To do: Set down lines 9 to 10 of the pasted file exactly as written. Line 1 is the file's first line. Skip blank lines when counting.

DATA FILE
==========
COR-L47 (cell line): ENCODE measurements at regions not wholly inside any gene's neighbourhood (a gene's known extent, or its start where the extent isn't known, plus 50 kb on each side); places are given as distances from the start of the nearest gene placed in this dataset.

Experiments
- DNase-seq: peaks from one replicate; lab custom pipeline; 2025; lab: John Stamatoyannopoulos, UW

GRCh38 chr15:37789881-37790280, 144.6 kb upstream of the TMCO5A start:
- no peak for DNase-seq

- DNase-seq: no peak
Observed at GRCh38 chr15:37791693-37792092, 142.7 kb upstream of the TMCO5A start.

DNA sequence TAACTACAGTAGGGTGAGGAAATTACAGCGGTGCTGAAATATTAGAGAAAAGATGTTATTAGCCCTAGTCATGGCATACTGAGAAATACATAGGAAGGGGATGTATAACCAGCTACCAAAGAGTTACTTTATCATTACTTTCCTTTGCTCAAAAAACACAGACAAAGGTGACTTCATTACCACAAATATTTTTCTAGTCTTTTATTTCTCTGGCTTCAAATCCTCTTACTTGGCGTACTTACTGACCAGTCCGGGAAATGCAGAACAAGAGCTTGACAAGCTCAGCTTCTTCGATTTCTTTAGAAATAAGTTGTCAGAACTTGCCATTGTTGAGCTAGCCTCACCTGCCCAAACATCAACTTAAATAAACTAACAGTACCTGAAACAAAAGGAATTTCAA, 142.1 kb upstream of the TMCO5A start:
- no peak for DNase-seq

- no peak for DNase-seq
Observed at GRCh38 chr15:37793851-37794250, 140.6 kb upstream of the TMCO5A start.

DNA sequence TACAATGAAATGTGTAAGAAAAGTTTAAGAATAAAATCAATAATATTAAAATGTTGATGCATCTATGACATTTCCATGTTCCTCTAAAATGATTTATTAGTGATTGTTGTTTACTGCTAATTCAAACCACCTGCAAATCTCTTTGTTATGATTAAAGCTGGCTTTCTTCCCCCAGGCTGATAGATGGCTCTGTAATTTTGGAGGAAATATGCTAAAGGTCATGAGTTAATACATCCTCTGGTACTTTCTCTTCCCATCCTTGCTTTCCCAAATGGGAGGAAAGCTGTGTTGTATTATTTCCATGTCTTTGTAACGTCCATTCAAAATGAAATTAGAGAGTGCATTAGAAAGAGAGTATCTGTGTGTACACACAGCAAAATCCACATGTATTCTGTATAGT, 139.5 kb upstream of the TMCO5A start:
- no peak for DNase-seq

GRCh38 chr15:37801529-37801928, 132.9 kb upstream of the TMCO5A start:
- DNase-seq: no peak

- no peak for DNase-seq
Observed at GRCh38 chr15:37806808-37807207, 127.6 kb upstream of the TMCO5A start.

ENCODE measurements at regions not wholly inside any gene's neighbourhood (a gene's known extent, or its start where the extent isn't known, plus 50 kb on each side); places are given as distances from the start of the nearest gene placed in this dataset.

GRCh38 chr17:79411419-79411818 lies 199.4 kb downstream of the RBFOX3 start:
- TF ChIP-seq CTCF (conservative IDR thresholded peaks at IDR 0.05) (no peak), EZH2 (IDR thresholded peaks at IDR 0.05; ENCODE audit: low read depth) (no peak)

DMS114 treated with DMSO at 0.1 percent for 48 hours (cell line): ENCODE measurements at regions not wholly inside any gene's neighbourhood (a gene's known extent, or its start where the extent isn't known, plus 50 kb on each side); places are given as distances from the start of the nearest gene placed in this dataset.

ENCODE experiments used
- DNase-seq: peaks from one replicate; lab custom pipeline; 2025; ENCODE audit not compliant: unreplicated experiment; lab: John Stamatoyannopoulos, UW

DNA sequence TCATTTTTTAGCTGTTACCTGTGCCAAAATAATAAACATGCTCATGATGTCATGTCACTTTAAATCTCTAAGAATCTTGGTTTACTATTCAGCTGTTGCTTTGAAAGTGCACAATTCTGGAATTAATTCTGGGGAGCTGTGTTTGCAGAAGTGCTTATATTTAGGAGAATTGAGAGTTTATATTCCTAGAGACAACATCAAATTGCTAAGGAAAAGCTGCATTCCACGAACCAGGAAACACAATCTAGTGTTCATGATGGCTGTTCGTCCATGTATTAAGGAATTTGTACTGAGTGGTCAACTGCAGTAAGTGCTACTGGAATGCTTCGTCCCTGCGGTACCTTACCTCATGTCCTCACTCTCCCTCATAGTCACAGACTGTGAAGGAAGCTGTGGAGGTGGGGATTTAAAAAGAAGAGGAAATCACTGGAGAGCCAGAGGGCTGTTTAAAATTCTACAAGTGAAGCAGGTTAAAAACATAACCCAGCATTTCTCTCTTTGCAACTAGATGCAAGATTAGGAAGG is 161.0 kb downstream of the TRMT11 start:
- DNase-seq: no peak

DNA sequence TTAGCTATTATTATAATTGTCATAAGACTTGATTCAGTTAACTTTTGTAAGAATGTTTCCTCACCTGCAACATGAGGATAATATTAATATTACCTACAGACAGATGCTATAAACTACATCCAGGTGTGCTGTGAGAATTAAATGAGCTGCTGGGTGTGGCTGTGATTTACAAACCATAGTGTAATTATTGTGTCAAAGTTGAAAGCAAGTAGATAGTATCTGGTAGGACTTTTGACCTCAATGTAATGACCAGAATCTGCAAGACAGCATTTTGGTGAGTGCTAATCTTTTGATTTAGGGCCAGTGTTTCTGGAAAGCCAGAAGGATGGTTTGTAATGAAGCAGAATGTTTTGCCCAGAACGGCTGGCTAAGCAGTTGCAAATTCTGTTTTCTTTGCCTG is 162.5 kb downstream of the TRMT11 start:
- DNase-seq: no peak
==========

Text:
- no peak for DNase-seq

- no peak for DNase-seq